Exporting embeddings for current PinSAGE implementation

Hi, I am referring to the following implementation of pinSAGE : https://github.com/dmlc/dgl/tree/master/examples/pytorch/pinsage

I had a few questions regarding it -

  1. Is it using the user features? If yes, where? I can see item features being used, but can’t understand where the user features are used.
  2. the readme in repo says that it learns embeddings for each node, instead of getting it as a function of node features. but i can’t understand how its being done, and how do we export the node embeddings.

Wouldn’t something simple like :

with torch.no_grad():
    item_batches = torch.arange(g.number_of_nodes(item_ntype)).split(args.batch_size)
    h_item_batches = []
    for blocks in dataloader_test:
        for i in range(len(blocks)):
            blocks[i] = blocks[i].to(device)
        h_item_batches.append(model.get_repr(blocks))
    h_item = torch.cat(h_item_batches, 0)
    torch.save(h_item,"embeddings.pth")

work to save the embeddings even if the graph g is different from what we trained on?

Please let me know if i couldn’t explain some parts of the questions, or if more details are needed

Also, are there any tips on improving the training speed? Because right now the dataloader is very slow, and GPU is mostly sitting idle. The time of dataloader for 1 step is greater than 100s while GPU completes 1 step in <1sec. I have increased number of workers to 15, but even than isn’t helpful in such large time for sampling

Is it using the user features? If yes, where? I can see item features being used, but can’t understand where the user features are used.

PinSAGE is not using user features. It only learns the representation of items, and the training loss is also comparing whether two items are relevant.

the readme in repo says that it learns embeddings for each node, instead of getting it as a function of node features. but i can’t understand how its being done, and how do we export the node embeddings.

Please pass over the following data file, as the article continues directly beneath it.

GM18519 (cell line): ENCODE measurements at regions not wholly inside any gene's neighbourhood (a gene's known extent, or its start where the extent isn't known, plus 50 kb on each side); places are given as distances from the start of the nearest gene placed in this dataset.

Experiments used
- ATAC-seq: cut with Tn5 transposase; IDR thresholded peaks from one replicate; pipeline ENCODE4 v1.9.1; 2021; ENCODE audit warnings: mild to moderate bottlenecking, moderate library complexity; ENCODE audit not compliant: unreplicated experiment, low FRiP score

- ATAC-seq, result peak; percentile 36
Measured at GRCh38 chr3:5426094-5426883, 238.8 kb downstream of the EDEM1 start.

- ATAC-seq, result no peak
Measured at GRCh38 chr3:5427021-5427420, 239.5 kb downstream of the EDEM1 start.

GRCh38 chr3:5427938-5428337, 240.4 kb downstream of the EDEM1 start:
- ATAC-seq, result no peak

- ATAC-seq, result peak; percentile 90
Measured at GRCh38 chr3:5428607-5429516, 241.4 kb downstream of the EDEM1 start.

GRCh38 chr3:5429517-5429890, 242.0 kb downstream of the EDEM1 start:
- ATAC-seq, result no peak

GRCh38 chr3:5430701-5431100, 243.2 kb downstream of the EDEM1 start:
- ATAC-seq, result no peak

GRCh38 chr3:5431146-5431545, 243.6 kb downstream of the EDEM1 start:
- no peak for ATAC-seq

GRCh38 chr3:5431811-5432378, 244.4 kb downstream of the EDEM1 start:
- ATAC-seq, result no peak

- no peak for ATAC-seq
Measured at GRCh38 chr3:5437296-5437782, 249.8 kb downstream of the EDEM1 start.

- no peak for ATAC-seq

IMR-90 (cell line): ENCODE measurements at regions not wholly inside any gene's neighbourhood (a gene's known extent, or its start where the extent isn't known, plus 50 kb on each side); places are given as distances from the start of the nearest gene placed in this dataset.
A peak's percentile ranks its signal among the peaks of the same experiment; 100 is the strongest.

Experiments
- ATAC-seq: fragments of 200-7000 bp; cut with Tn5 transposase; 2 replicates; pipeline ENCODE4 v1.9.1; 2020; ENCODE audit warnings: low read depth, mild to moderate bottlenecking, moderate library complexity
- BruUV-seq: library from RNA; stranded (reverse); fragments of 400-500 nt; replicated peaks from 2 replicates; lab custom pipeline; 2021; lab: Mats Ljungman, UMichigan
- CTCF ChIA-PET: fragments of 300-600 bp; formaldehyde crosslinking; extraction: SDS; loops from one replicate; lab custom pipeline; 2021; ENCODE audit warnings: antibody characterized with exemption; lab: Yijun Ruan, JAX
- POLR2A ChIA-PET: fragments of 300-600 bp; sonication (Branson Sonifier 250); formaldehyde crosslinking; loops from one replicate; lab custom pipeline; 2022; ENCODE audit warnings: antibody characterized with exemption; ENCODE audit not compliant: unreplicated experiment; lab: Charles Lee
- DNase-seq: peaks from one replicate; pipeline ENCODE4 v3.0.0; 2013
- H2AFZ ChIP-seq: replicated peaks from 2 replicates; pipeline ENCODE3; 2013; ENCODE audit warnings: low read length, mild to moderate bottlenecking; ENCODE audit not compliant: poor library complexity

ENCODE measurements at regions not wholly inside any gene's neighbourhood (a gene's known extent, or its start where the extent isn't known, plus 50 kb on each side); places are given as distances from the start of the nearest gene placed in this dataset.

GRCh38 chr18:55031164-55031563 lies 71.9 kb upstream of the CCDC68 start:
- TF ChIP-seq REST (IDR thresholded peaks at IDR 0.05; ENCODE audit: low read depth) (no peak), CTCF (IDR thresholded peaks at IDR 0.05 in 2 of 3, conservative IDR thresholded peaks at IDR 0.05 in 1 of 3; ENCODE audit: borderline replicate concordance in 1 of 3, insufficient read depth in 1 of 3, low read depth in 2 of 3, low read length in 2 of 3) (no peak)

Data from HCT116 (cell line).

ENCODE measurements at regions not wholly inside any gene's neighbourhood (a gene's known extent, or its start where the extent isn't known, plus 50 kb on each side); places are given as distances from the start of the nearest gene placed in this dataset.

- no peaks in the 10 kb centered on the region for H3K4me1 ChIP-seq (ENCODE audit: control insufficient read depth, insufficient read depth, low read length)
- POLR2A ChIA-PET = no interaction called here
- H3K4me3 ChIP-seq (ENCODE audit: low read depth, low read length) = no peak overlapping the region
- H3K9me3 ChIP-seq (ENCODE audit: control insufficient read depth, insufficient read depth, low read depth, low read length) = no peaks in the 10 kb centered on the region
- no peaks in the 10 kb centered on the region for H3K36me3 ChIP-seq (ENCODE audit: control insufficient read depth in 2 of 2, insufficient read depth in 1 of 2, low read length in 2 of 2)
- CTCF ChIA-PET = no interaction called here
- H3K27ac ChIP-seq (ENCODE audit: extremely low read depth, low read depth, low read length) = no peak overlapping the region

Essentially each item has its own learnable vector as parameter. This is reflected by the fact that the item ID itself is an integral feature in https://github.com/dmlc/dgl/blob/master/examples/pytorch/pinsage/model.py#L48-L49 (or the item embedding matrix created in https://github.com/dmlc/dgl/blob/master/examples/pytorch/pinsage/model_sparse.py#L88 if you are looking for sparse embedding updates).

That being said, your demo code is correct for saving the embeddings, because the output from PinSAGE model is indeed the representation we use later for nearest neighbor lookup etc. However, the PinSAGE model provided here is a transductive model, meaning that it cannot be migrated to a completely different graph. This is because we have the item embedding matrix as a learnable parameter. The reason for having that is because assigning a learnable embedding for each item performs better than just using the item features on the public datasets we have tested (MovieLens & Nowplaying-RS).

Also, are there any tips on improving the training speed? Because right now the dataloader is very slow, and GPU is mostly sitting idle.

This is a good question. Actually, the computation of PinSAGE model is so light that the time spent in sampling takes over as one of the major bottleneck (and the sampling algorithm is indeed quite complex as well). This is observed in most GNN models in neighbor sampling.

However, 100 seconds for 1 training step sounds strange to me. What are your arguments of PinSAGE sampler? And what is the size (number of users/items/interactions) of your graph?

Thanks.

Hi, thanks for the detailed reply.
My graph has around 150m edges and 1m nodes.

I had run it for
layers=2,hidden_dims=256, num_neighbours=3, num_random_walks=10,random_walk_length=2, batch_size 500000.